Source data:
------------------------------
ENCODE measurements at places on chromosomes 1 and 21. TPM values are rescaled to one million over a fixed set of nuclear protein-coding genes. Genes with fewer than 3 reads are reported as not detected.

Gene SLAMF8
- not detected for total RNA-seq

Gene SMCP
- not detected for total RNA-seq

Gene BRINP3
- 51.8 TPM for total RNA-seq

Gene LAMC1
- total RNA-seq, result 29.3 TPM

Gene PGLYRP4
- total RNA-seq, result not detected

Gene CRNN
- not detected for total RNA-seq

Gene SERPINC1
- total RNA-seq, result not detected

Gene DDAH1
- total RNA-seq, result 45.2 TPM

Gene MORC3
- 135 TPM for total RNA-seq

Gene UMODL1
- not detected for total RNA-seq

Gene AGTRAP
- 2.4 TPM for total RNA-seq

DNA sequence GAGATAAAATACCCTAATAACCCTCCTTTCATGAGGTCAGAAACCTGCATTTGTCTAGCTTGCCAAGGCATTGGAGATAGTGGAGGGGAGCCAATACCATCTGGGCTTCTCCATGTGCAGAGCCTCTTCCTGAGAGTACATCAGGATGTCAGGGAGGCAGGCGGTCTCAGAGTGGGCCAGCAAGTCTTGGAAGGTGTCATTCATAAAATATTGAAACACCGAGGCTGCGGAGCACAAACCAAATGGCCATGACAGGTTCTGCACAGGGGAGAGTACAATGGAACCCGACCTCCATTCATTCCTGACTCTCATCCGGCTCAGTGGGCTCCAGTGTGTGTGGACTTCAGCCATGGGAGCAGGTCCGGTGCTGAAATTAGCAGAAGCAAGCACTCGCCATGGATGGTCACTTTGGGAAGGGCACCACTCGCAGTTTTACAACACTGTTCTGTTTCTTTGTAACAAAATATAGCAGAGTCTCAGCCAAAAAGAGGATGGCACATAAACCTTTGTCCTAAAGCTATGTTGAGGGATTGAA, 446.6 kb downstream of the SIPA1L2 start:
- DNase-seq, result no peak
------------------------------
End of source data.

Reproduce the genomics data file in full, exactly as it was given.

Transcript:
ENCODE measurements at places on chromosomes 1 and 21. TPM values are rescaled to one million over a fixed set of nuclear protein-coding genes. Genes with fewer than 3 reads are reported as not detected.

Gene SLAMF8
- not detected for total RNA-seq

Gene SMCP
- not detected for total RNA-seq

Gene BRINP3
- 51.8 TPM for total RNA-seq

Gene LAMC1
- total RNA-seq, result 29.3 TPM

Gene PGLYRP4
- total RNA-seq, result not detected

Gene CRNN
- not detected for total RNA-seq

Gene SERPINC1
- total RNA-seq, result not detected

Gene DDAH1
- total RNA-seq, result 45.2 TPM

Gene MORC3
- 135 TPM for total RNA-seq

Gene UMODL1
- not detected for total RNA-seq

Gene AGTRAP
- 2.4 TPM for total RNA-seq

DNA sequence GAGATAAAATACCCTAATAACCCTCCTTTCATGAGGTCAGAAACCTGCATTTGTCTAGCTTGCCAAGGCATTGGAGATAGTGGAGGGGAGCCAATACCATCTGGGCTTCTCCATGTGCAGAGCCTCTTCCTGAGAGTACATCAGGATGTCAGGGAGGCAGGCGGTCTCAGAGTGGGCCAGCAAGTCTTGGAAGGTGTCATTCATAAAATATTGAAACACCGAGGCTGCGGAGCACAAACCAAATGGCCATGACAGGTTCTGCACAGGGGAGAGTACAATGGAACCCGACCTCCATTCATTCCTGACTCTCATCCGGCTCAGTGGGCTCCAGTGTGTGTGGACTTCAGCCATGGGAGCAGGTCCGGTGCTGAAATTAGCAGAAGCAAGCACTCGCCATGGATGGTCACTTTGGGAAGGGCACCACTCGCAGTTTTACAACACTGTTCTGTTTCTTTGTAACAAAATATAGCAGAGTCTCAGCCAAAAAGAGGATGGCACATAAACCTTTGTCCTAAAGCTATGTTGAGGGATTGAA, 446.6 kb downstream of the SIPA1L2 start:
- DNase-seq, result no peak